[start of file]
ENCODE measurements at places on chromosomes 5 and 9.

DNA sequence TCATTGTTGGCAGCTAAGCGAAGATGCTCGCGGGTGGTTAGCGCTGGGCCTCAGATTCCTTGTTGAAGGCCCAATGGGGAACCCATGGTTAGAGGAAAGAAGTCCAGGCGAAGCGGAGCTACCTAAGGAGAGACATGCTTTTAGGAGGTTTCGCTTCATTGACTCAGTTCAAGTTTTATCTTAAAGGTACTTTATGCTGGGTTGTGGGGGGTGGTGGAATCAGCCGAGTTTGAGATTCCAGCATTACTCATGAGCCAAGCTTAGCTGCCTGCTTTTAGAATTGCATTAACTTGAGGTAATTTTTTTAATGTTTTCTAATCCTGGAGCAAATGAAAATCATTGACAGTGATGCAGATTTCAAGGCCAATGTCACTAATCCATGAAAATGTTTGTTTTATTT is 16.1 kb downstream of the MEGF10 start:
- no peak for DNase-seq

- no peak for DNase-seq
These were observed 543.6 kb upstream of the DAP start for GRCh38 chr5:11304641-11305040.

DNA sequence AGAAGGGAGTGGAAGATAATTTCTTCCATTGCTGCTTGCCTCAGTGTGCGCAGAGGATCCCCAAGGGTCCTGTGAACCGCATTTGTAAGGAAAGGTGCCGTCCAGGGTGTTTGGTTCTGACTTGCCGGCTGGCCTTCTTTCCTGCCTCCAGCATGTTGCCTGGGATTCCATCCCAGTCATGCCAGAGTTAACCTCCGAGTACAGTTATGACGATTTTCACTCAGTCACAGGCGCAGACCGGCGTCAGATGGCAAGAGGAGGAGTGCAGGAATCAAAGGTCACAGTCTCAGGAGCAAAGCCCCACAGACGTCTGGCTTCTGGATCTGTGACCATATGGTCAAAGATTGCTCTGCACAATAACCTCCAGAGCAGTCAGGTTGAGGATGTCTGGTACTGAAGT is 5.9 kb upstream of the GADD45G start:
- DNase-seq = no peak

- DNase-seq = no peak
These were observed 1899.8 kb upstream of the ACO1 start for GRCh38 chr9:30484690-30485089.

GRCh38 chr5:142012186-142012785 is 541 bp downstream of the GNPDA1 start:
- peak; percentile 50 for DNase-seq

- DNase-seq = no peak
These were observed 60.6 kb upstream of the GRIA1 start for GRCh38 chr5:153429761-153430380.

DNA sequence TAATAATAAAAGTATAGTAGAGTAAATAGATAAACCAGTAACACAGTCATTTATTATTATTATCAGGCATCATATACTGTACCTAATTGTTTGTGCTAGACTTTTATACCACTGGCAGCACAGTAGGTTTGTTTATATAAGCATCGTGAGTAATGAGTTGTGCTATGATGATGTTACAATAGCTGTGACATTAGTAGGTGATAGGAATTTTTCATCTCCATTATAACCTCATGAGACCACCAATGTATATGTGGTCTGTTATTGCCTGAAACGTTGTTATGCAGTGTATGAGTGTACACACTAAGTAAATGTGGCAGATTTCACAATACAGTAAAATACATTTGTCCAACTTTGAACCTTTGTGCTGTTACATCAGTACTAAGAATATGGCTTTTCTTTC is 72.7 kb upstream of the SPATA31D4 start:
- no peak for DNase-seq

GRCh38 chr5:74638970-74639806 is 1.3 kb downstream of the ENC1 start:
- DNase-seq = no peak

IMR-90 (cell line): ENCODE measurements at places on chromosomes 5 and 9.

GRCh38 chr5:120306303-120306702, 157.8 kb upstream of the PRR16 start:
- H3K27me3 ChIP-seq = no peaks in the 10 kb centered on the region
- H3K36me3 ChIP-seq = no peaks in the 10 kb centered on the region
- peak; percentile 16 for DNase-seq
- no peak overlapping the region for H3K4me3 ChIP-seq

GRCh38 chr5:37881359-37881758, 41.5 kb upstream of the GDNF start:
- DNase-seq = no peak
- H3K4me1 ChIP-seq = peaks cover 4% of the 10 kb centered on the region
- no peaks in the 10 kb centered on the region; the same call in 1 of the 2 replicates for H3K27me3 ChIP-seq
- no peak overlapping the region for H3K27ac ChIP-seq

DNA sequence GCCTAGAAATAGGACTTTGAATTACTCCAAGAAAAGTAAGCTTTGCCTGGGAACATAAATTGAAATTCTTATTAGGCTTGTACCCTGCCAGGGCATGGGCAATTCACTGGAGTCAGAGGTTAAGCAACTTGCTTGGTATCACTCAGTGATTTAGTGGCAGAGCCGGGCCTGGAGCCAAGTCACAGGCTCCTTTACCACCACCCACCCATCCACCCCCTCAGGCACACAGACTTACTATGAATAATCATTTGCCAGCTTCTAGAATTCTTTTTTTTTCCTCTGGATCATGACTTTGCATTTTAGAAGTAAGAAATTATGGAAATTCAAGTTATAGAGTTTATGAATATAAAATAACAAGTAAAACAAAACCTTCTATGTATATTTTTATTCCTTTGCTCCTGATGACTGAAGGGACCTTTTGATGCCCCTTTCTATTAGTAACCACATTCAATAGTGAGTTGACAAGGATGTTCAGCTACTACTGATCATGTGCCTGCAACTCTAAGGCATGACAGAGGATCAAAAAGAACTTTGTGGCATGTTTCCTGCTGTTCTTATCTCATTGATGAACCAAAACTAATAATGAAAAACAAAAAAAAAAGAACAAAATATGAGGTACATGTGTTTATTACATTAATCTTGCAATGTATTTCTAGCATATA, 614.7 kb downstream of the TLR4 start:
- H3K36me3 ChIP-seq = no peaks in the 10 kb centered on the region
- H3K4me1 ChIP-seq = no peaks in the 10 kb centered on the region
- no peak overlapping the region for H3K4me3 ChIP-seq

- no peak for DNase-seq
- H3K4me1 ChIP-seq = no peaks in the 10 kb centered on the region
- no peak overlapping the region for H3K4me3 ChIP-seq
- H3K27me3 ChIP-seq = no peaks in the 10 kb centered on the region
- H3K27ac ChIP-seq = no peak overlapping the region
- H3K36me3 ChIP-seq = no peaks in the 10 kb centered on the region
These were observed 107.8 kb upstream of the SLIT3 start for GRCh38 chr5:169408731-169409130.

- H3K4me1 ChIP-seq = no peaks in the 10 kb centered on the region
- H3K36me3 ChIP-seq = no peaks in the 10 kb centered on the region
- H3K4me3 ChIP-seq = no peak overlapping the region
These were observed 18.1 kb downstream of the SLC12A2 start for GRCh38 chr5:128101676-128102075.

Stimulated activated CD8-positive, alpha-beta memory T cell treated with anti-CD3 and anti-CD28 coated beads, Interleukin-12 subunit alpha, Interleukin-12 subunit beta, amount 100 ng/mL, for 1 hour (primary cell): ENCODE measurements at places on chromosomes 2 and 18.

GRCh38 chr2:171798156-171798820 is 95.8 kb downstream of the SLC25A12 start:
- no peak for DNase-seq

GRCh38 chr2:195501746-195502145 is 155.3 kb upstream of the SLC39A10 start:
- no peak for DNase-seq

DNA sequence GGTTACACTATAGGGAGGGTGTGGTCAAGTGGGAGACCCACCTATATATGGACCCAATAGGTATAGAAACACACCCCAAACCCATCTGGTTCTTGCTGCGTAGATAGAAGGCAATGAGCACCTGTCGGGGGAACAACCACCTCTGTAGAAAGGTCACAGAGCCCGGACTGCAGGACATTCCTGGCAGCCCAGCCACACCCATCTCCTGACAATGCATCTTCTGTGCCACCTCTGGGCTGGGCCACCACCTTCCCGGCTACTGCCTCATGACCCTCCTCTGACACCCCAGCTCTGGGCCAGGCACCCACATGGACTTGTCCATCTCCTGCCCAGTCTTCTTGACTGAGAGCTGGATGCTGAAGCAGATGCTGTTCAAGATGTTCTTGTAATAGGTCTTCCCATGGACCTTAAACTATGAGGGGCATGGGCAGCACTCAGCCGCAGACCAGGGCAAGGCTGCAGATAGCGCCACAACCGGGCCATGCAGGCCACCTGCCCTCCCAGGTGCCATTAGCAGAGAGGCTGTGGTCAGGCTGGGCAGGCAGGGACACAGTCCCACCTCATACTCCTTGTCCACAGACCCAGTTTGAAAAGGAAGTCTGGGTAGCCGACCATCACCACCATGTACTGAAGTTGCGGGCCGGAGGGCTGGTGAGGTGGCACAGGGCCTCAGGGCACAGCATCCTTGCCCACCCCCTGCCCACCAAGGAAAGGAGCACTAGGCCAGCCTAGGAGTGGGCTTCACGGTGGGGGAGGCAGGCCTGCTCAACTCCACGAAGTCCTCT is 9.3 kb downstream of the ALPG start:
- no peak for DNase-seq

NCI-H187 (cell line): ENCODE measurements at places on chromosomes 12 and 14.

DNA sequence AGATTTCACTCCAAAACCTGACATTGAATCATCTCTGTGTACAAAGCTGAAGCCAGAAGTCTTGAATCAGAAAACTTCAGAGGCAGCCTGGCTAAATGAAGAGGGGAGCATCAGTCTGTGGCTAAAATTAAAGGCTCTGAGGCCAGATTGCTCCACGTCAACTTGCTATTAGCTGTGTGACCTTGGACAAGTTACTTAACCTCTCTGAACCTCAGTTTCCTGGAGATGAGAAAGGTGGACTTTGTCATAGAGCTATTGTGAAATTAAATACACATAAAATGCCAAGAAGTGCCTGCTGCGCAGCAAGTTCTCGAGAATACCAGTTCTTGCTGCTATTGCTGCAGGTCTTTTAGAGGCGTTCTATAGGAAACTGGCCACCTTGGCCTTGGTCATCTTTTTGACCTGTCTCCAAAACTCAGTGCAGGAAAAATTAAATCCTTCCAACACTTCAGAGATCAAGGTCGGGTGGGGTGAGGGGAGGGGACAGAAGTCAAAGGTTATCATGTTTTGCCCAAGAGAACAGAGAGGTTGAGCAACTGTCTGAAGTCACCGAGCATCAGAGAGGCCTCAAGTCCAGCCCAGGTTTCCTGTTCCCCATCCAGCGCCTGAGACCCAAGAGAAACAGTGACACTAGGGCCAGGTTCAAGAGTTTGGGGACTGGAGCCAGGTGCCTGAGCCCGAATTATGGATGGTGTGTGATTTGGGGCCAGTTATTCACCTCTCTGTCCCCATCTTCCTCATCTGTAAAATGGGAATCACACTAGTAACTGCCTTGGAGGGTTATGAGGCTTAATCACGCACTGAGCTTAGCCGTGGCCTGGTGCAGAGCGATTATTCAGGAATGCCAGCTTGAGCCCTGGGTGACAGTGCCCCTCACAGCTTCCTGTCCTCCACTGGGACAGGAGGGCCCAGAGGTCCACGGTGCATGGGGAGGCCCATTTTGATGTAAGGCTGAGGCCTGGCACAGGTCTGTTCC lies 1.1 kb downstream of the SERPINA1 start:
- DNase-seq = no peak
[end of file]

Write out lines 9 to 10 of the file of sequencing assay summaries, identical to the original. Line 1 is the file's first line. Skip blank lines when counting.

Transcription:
These were observed 1899.8 kb upstream of the ACO1 start for GRCh38 chr9:30484690-30485089.

GRCh38 chr5:142012186-142012785 is 541 bp downstream of the GNPDA1 start: